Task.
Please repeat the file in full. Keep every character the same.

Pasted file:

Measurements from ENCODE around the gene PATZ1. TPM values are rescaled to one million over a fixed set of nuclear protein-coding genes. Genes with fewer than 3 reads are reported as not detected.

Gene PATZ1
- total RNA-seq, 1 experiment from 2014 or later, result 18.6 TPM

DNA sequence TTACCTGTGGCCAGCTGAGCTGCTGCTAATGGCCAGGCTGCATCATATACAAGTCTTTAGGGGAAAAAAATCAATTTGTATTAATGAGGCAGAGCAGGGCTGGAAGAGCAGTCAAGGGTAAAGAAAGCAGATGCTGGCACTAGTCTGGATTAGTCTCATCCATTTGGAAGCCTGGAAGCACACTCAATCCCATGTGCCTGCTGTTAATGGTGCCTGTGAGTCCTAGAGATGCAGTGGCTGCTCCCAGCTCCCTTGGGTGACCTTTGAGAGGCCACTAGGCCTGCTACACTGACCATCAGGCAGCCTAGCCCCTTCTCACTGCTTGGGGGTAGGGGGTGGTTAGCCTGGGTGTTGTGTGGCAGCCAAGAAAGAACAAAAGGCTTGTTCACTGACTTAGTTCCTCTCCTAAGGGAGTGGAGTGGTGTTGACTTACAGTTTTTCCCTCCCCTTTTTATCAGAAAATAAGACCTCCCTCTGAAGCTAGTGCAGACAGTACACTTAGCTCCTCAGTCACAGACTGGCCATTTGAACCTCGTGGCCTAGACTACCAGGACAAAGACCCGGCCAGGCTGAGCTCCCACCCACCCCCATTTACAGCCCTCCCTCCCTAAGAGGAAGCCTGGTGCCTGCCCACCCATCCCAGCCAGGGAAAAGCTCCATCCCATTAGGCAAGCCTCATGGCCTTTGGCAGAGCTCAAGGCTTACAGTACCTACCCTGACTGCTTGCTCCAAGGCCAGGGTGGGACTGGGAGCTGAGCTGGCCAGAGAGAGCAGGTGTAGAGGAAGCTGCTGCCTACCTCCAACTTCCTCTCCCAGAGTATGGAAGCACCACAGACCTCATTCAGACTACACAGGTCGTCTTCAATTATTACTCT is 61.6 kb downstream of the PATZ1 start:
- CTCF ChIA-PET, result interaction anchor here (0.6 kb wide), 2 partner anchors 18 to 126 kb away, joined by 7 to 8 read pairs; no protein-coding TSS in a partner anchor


Measurements from ENCODE around the gene PATZ1. TPM values are rescaled to one million over a fixed set of nuclear protein-coding genes. Genes with fewer than 3 reads are reported as not detected.

Gene PATZ1
- total RNA-seq, 1 experiment from 2014 or later, result 18.6 TPM

DNA sequence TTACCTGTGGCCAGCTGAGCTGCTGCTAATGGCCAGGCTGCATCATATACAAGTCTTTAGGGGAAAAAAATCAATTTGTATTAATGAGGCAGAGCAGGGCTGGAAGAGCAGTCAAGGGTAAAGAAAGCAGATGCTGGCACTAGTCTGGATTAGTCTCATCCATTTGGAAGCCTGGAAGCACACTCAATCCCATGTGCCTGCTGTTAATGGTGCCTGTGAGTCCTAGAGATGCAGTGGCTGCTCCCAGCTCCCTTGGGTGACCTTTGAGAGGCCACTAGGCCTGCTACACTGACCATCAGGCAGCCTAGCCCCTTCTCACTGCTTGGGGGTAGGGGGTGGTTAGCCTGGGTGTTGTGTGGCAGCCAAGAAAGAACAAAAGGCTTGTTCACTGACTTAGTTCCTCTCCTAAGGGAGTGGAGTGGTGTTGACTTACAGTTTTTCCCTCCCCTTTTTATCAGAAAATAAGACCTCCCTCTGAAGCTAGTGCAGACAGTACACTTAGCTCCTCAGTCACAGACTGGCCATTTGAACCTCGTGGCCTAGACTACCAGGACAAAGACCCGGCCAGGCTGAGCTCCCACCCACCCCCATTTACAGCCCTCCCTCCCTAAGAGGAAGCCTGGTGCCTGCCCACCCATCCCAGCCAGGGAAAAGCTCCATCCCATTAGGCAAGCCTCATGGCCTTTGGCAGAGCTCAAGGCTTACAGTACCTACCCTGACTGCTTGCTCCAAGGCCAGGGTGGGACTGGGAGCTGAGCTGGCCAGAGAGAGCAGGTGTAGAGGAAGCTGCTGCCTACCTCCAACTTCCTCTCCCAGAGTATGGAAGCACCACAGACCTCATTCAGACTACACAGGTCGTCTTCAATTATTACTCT is 61.6 kb downstream of the PATZ1 start:
- CTCF ChIA-PET, result interaction anchor here (0.6 kb wide), 2 partner anchors 18 to 126 kb away, joined by 7 to 8 read pairs; no protein-coding TSS in a partner anchor